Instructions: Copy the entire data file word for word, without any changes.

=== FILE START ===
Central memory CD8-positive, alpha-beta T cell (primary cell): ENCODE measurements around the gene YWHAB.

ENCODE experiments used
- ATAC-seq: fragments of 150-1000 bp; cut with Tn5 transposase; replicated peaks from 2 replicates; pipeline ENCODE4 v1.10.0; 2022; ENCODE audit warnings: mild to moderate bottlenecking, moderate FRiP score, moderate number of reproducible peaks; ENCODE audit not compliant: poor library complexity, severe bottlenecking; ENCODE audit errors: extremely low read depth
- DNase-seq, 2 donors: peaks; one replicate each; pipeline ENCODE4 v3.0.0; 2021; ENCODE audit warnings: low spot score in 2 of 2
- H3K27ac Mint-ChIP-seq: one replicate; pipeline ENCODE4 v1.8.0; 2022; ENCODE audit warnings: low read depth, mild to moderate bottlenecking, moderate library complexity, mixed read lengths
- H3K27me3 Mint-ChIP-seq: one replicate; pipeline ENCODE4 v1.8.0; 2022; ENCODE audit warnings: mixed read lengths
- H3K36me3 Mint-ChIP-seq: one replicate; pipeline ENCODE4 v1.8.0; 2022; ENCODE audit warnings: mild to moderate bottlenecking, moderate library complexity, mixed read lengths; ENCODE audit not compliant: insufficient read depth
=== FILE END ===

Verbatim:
Central memory CD8-positive, alpha-beta T cell (primary cell): ENCODE measurements around the gene YWHAB.

ENCODE experiments used
- ATAC-seq: fragments of 150-1000 bp; cut with Tn5 transposase; replicated peaks from 2 replicates; pipeline ENCODE4 v1.10.0; 2022; ENCODE audit warnings: mild to moderate bottlenecking, moderate FRiP score, moderate number of reproducible peaks; ENCODE audit not compliant: poor library complexity, severe bottlenecking; ENCODE audit errors: extremely low read depth
- DNase-seq, 2 donors: peaks; one replicate each; pipeline ENCODE4 v3.0.0; 2021; ENCODE audit warnings: low spot score in 2 of 2
- H3K27ac Mint-ChIP-seq: one replicate; pipeline ENCODE4 v1.8.0; 2022; ENCODE audit warnings: low read depth, mild to moderate bottlenecking, moderate library complexity, mixed read lengths
- H3K27me3 Mint-ChIP-seq: one replicate; pipeline ENCODE4 v1.8.0; 2022; ENCODE audit warnings: mixed read lengths
- H3K36me3 Mint-ChIP-seq: one replicate; pipeline ENCODE4 v1.8.0; 2022; ENCODE audit warnings: mild to moderate bottlenecking, moderate library complexity, mixed read lengths; ENCODE audit not compliant: insufficient read depth